Sunday 21 December 2014

Páidí is, was and forever will be a Kerry football legend and an icon of Irish sport

Published 18/12/2012 | 05:00

Páidí Ó Sé has been credited with lifting Kerry out of the doldrums after their 1997 All-Ireland victory

WE'RE all caught up in our own space, living life in the fast lane and then all of a sudden something stops us in our tracks. That was the case for me, and I'm sure just about everybody else, on hearing the shocking and tragic news of Páidí ó Sé's premature passing on Saturday.

I got to know Páidí really well during his time as a garda based in Limerick. It was back in the 1970s when we were all in our playing pomp and, mainly through the Kerry contingent of fellow NCPE students Pat and Mick Spillane, Denis 'Ogie' Moran and Jimmy Deenihan, Páidí would come out and join us regularly in Plassey for training. My only gripe was that, unlike 'Ogie', who played with me in Garryowen, Páidí chose to take a slight detour and ended up a proud wearer of the black and amber of Young Munster during his time on Shannonside.

He was then what he will remain forever in our minds: that vibrant bundle of unbridled energy. I will leave it to others much better qualified than me to comment on his football achievements, but Páidí the man was the quintessential sports lover and, whenever I was in Ventry, the most welcoming of hosts.

The Kerry football legend was what we assumed the great Mossie Keane to be in his time on this earth ... indestructible.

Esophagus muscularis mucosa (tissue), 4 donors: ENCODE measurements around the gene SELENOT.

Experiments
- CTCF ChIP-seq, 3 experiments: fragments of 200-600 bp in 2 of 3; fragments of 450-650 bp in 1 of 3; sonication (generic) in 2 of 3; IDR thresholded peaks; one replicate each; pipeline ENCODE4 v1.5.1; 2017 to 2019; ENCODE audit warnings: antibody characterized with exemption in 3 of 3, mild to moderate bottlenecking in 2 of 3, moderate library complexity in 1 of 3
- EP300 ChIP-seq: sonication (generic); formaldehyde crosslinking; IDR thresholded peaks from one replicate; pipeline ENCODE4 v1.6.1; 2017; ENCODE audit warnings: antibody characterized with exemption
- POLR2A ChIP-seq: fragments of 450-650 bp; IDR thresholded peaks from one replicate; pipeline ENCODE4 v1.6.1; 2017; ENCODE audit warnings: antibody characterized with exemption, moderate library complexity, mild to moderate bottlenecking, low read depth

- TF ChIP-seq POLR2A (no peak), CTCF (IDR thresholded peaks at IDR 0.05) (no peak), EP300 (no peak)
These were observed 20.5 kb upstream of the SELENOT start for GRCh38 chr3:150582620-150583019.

But time stands still for no man. We know not the minute nor the hour, but what we do know for sure is that when in the company of Páidí, as with Moss, you were in the presence of greatness. Expect that to be the recurring theme as this irreplaceable icon is laid to rest in his beloved Ventry today.

Look no further than the wonderful gesture of the BBC in acknowledging his contribution to Gaelic games in its roll of honour for those recently deceased on the high-profile 'Sports Personality of the Year' programme on Sunday night. It is testament to the social, cultural and sporting impact of the definitive Kerry tiger way beyond these shores.

He was, is and always will be a Kerry football legend and Irish sporting icon. He will be missed dearly, and nowhere more than in the bosom of his loving family. To Máire, to Neasa, Siún and Pádraig óg, to Tomás and to the extended ó Sé family, we send our most sincere condolences. Ar dheis Dé go raibh a anam dílis.

Irish Independent

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